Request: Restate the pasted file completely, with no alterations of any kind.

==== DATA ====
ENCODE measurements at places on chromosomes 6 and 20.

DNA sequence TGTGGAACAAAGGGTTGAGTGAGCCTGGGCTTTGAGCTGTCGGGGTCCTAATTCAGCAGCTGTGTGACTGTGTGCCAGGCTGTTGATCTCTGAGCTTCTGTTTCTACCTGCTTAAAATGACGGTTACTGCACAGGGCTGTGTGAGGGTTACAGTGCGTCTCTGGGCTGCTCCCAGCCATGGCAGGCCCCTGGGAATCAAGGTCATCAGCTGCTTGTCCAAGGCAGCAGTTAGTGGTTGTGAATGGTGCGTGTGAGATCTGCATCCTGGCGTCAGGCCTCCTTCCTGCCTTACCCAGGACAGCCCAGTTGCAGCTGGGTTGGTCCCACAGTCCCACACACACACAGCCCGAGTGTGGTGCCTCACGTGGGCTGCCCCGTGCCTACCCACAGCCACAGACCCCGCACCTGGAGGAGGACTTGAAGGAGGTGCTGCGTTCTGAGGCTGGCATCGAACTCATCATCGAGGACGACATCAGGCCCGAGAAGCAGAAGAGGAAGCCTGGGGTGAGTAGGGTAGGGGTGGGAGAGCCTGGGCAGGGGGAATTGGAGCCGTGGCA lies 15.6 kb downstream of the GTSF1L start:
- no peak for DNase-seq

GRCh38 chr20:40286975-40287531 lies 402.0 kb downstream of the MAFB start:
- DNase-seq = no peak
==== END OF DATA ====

ENCODE measurements at places on chromosomes 6 and 20.

DNA sequence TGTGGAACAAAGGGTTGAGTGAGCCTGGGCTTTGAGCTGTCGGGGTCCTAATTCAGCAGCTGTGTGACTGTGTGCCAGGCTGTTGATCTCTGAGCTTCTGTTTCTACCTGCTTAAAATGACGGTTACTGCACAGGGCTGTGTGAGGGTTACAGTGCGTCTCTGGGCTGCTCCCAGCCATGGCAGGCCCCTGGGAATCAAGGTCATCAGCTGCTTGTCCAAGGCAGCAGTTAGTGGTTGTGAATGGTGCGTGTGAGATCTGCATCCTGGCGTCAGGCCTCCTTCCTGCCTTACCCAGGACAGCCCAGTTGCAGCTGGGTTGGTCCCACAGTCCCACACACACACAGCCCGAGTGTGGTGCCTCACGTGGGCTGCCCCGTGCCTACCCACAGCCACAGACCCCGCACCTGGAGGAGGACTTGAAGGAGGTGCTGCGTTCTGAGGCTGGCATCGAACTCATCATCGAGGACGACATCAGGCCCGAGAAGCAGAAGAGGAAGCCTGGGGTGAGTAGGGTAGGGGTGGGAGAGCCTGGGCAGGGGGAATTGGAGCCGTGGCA lies 15.6 kb downstream of the GTSF1L start:
- no peak for DNase-seq

GRCh38 chr20:40286975-40287531 lies 402.0 kb downstream of the MAFB start:
- DNase-seq = no peak